Motion-sparing surgery in the cervical spine is a procedure used to surgically manage patients with disease of the cervical spine without requiring fusion. This helps preserve or maintain motion across the spinal segments. Disease of the neck and cervical spine can cause significant pain and weakness and may require surgery in order to remove pressure from the nerves and the spinal cord. Oftentimes, patients are best served by a subsequent fusion. However, in some instances, it may be possible to preserve motion and avoid neck stiffness. Our team is trained in multiple motion-sparing techniques, which, if appropriate, can offer relief without compromising motion.
One such technique is called laminoplasty. In this procedure, an incision is made at the back of neck to carefully expose the spine. Without interfering with the structures that provide stability and motion, the surgeon opens the back of the spinal canal and creates space using bone graft, plates, and screws. This decompresses the spine and alleviates pressure while maintaining stability and motion.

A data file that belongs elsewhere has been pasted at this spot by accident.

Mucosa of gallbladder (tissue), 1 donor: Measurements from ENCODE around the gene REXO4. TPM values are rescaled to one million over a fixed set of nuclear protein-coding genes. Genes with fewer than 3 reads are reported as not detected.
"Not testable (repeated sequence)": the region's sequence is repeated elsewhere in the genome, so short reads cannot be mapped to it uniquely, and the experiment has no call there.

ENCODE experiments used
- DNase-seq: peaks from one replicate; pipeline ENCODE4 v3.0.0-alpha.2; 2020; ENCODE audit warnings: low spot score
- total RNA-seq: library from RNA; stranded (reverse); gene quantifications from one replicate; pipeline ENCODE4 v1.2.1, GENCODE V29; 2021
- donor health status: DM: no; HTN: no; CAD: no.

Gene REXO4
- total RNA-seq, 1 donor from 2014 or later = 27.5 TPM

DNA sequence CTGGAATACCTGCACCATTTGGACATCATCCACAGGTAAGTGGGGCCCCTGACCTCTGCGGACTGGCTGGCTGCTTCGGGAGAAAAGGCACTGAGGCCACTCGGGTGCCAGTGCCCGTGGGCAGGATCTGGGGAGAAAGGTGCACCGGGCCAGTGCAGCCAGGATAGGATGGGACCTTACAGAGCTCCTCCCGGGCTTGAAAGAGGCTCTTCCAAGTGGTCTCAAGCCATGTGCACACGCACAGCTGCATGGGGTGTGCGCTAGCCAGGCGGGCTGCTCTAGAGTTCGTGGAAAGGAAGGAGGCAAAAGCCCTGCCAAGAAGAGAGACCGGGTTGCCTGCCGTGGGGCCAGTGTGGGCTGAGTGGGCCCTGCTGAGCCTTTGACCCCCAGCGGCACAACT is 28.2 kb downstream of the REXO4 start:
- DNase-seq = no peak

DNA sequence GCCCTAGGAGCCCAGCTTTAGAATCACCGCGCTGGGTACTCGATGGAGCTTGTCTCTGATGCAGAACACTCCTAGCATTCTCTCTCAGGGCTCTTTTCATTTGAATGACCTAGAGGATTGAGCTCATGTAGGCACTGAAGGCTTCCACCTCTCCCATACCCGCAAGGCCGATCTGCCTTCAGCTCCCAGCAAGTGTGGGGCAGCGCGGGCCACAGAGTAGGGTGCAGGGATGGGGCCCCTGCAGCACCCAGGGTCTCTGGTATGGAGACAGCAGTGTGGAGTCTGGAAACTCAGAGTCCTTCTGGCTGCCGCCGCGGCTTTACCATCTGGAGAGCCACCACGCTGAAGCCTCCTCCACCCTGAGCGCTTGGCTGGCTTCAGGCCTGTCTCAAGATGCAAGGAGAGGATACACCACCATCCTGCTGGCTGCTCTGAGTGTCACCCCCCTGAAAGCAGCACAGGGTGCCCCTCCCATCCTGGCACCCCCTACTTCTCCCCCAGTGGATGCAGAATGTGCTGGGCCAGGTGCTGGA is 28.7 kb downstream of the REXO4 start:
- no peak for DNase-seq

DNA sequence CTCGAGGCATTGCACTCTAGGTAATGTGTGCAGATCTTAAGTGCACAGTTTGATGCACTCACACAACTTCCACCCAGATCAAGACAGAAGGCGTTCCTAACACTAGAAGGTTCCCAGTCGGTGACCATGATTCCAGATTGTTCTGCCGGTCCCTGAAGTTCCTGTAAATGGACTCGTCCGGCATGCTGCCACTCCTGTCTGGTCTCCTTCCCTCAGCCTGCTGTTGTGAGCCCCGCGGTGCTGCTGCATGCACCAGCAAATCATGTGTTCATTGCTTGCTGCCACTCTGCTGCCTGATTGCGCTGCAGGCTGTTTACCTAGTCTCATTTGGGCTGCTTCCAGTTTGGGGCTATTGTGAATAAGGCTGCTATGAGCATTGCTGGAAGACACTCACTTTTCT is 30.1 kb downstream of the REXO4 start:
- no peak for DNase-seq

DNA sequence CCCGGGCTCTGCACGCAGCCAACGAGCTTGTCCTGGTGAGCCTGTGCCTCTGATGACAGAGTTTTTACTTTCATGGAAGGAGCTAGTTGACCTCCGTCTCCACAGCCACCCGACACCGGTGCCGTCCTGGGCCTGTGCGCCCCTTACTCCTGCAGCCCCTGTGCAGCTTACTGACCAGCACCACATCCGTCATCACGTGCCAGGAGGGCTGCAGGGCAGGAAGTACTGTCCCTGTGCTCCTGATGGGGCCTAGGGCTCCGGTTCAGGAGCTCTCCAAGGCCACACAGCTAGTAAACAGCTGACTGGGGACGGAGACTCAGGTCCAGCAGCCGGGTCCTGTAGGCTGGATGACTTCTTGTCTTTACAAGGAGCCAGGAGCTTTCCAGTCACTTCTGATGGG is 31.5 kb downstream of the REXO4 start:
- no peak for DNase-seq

Another surgical option for motion preservation is cervical disc replacement. In this procedure, a small incision is made at the front of the neck to permit careful access to the front of the spine. The entire disc is carefully removed, taking pressure off the nerves and spinal cord. A disc replacement device is then inserted in its place. This can provide relief of the pre-surgical symptoms while preserving motion at the involved surgical site.
When deciding on a treatment plan, the patient and surgeon will discuss symptoms, goals, and exam findings in order to determine the best course of action. While this procedure may not be appropriate for every patient, the approach will be considered by the surgeon on a case-by-case basis.